Tavi heart procedure helps 50 Scots
Friday 30th August 2013, 1:11PM BST.
The lives of more than 50 Scots have been improved after undergoing a pioneering operation which is an alternative to open heart surgery.
A specialist centre at the Royal Infirmary of Edinburgh is the only place north of the border performing the life-saving procedure in which faulty heart valves are replaced.
More than 50 patients have already undergone the transcatheter aortic valve implantation (Tavi) procedure at the unit, which was established almost a year ago.
The procedure can help those patients for whom open heart surgery would be too risky.
Before the unit in Edinburgh was set up, these patients had to travel out of Scotland to have it carried out.
Public health minister Michael Matheson visited the unit as it approached its first anniversary and watched as doctors carried out the specialist operation.
Tavi, considered less invasive than open-heart surgery, involves a replacement valve being passed through a hole in the groin and advanced up to the ascending aorta (artery) of the patient.
Mr Matheson said: “Some patients are too ill to receive open heart surgery and I am delighted to see this specialist service is working well to ensure they still get treatment they need.
“Previously, this service was only available outside of Scotland and people had to travel to get it.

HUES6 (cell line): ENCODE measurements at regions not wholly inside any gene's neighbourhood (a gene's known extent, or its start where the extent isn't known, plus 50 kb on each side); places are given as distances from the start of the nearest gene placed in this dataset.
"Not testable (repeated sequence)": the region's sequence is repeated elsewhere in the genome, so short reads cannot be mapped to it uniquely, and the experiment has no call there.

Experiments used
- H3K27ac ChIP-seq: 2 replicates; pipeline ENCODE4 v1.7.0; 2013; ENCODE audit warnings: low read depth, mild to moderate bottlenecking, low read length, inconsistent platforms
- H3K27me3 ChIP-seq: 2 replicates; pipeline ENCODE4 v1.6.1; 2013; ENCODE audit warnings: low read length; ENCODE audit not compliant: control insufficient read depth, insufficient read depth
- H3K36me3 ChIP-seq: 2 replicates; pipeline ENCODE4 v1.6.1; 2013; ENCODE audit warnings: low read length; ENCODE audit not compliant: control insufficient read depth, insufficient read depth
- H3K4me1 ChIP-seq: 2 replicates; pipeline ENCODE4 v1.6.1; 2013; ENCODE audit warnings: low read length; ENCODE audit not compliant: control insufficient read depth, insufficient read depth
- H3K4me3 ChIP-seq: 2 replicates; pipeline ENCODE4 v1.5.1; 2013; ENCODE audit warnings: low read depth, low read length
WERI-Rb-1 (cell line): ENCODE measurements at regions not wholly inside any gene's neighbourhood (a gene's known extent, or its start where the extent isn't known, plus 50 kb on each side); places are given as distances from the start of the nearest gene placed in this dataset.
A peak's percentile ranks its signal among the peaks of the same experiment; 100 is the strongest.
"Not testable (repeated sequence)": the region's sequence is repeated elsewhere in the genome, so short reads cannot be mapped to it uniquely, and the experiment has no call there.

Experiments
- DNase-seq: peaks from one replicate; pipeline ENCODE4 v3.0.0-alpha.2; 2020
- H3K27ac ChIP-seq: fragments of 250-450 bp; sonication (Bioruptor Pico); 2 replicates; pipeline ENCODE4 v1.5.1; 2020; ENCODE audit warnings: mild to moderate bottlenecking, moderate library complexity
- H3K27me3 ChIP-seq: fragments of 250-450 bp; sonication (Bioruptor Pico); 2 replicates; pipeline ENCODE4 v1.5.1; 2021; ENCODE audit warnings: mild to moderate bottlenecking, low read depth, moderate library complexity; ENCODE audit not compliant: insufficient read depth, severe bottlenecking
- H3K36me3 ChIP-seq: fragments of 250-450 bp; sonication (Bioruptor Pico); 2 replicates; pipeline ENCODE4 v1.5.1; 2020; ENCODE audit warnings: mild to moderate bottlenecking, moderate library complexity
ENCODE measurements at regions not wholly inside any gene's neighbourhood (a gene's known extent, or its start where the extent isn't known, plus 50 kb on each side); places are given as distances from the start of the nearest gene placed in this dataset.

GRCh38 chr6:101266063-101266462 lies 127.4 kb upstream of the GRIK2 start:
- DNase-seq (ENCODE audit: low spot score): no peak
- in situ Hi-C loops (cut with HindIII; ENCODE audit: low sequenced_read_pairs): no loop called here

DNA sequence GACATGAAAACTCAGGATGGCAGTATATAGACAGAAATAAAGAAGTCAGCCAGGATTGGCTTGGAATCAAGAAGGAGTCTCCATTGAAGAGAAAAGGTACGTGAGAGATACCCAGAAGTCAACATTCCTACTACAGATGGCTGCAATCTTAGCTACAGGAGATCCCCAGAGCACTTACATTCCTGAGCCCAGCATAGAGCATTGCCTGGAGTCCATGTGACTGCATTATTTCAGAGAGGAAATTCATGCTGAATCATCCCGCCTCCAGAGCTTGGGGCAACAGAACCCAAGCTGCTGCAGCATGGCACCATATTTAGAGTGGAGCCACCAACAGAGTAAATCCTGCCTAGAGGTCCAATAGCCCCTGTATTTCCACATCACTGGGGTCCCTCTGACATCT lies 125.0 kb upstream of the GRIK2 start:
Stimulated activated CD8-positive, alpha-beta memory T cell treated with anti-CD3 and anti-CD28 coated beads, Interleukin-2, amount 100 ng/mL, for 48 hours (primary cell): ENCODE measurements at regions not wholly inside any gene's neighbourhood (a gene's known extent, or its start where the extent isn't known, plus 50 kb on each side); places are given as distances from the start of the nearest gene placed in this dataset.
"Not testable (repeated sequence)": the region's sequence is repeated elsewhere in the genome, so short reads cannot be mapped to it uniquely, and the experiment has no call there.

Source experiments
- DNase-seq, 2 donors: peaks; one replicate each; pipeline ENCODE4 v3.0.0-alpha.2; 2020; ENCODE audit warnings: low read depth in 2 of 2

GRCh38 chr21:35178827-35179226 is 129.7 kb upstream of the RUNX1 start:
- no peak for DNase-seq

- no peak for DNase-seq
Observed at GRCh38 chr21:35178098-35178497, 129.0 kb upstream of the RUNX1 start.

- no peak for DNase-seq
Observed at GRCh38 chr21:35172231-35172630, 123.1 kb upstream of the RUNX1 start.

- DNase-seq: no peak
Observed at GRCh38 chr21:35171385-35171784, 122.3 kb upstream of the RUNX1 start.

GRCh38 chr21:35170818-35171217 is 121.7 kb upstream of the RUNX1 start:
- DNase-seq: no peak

“Within the first year, this dedicated specialist service has improved the lives of over 50 patients and the team at the Royal Infirmary of Edinburgh are doing a fantastic job.”
As well as watching on as the surgery was carried out, Mr Matheson met patients who have already undergone the Tavi procedure.
David MacDonald, 82, from Kirkcaldy, Fife, said he “felt like a new person” after having the surgery in April this year.
“The consultants told me that I would need heart surgery but it would have been too risky to open me up again because of my bypass from years before,” he said.
“To be honest I thought it was the end. Every day was scary, my family were very worried about me.”
Mr MacDonald said his wife Eileen was “getting in such a state” about his health but added: ” After the surgery I felt like a new person.
“The staff at the hospital were absolutely excellent and I really have been given a new lease of life.
“Before I underwent the surgery I couldn’t walk very far without feeling breathless and was falling asleep all the time.
“I’m back playing bowls again now and still enjoying an occasional round of golf.”
Dr Neal Uren, consultant cardiologist at the Edinburgh Heart Centre at the Royal Infirmary of Edinburgh, said: “The keyhole surgery is less invasive than more traditional treatment, as a replacement valve is passed through a hole in the groin and advanced up to the ascending aorta of the patient.
“This means that we are able to provide life-changing surgery to patients who may otherwise have been unable to undergo a conventional open heart operation.”
Dr David Farquharson, medical director at NHS Lothian, said: “The Tavi centre has benefited many patients across Scotland since it opened at the Royal Infirmary of Edinburgh last year.
“The Edinburgh Heart Centre at the Royal Infirmary of Edinburgh is a centre of excellence and Tavi adds to the first-class services which are already provided.”